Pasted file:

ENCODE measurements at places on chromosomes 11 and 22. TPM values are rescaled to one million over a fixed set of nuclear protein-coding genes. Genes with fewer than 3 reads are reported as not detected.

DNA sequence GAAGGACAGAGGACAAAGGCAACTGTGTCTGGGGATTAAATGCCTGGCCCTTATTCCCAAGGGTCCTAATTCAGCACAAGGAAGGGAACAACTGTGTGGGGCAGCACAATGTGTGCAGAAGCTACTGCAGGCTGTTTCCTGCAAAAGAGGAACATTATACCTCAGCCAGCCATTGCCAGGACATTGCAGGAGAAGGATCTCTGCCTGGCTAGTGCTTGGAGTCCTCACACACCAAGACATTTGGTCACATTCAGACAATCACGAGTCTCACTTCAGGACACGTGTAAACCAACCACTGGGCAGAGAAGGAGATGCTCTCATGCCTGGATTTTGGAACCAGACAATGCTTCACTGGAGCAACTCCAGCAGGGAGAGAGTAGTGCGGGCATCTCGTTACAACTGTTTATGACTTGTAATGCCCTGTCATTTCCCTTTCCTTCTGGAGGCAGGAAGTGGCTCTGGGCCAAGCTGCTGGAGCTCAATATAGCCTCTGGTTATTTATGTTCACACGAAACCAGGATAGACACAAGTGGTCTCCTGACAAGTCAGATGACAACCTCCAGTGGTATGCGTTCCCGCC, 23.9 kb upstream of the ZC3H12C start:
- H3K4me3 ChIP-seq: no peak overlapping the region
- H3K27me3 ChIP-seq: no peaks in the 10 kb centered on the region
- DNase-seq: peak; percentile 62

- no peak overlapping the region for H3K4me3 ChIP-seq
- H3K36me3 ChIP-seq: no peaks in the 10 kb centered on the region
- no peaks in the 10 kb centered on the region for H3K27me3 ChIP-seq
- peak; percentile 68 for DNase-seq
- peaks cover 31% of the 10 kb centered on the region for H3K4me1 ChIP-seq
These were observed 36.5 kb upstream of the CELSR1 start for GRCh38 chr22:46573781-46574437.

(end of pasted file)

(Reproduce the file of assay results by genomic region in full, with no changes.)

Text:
ENCODE measurements at places on chromosomes 11 and 22. TPM values are rescaled to one million over a fixed set of nuclear protein-coding genes. Genes with fewer than 3 reads are reported as not detected.

DNA sequence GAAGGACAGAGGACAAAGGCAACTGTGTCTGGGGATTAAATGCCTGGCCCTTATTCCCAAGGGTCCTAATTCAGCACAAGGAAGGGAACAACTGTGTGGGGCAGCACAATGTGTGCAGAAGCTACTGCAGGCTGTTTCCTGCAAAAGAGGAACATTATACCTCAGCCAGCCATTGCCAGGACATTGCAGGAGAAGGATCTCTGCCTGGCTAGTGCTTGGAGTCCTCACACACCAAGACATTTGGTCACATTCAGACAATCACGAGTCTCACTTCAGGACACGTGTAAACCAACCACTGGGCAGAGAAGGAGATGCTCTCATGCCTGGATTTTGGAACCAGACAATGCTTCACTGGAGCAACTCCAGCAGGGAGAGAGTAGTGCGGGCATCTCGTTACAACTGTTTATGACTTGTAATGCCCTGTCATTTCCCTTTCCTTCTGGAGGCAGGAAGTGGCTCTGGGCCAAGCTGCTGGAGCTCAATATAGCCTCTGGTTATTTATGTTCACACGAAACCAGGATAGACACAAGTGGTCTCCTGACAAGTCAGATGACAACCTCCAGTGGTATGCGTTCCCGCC, 23.9 kb upstream of the ZC3H12C start:
- H3K4me3 ChIP-seq: no peak overlapping the region
- H3K27me3 ChIP-seq: no peaks in the 10 kb centered on the region
- DNase-seq: peak; percentile 62

- no peak overlapping the region for H3K4me3 ChIP-seq
- H3K36me3 ChIP-seq: no peaks in the 10 kb centered on the region
- no peaks in the 10 kb centered on the region for H3K27me3 ChIP-seq
- peak; percentile 68 for DNase-seq
- peaks cover 31% of the 10 kb centered on the region for H3K4me1 ChIP-seq
These were observed 36.5 kb upstream of the CELSR1 start for GRCh38 chr22:46573781-46574437.